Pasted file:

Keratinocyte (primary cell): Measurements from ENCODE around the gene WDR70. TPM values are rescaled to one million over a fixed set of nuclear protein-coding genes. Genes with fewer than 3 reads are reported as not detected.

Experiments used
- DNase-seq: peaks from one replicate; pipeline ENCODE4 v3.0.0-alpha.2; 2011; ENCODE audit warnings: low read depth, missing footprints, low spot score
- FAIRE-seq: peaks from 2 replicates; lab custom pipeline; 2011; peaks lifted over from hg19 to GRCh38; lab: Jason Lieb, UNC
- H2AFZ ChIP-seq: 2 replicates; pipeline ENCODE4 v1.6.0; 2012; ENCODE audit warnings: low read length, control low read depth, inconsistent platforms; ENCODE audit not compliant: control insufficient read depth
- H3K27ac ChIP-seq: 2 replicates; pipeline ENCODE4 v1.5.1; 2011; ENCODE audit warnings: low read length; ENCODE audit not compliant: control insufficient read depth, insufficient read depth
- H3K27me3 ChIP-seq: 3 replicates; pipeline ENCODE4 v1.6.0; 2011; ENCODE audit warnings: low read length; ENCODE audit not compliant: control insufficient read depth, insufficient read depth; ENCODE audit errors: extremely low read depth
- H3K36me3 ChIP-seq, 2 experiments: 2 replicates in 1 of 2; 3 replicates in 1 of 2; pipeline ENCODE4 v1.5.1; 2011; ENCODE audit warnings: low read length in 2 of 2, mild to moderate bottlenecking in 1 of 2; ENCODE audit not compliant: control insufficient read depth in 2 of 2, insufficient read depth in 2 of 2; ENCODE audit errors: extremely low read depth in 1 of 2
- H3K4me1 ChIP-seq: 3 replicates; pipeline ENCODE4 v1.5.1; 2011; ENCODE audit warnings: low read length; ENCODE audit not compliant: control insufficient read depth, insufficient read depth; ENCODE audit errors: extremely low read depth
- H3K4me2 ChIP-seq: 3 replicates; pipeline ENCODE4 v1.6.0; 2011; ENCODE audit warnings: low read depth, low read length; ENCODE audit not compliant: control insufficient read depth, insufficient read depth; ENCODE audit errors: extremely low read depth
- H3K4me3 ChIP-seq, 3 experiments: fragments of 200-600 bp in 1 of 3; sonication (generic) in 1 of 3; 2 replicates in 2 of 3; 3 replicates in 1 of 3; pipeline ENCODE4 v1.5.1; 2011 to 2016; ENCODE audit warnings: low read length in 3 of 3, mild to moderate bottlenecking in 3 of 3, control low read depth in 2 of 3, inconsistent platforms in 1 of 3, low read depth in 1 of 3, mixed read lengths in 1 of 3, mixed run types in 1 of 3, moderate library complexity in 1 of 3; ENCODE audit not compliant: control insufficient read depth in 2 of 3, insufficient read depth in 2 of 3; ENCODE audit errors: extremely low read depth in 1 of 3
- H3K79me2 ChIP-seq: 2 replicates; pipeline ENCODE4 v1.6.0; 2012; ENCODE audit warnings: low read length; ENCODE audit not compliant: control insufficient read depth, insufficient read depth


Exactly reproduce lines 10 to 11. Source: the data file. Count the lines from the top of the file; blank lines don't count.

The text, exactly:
- H3K4me2 ChIP-seq: 3 replicates; pipeline ENCODE4 v1.6.0; 2011; ENCODE audit warnings: low read depth, low read length; ENCODE audit not compliant: control insufficient read depth, insufficient read depth; ENCODE audit errors: extremely low read depth
- H3K4me3 ChIP-seq, 3 experiments: fragments of 200-600 bp in 1 of 3; sonication (generic) in 1 of 3; 2 replicates in 2 of 3; 3 replicates in 1 of 3; pipeline ENCODE4 v1.5.1; 2011 to 2016; ENCODE audit warnings: low read length in 3 of 3, mild to moderate bottlenecking in 3 of 3, control low read depth in 2 of 3, inconsistent platforms in 1 of 3, low read depth in 1 of 3, mixed read lengths in 1 of 3, mixed run types in 1 of 3, moderate library complexity in 1 of 3; ENCODE audit not compliant: control insufficient read depth in 2 of 3, insufficient read depth in 2 of 3; ENCODE audit errors: extremely low read depth in 1 of 3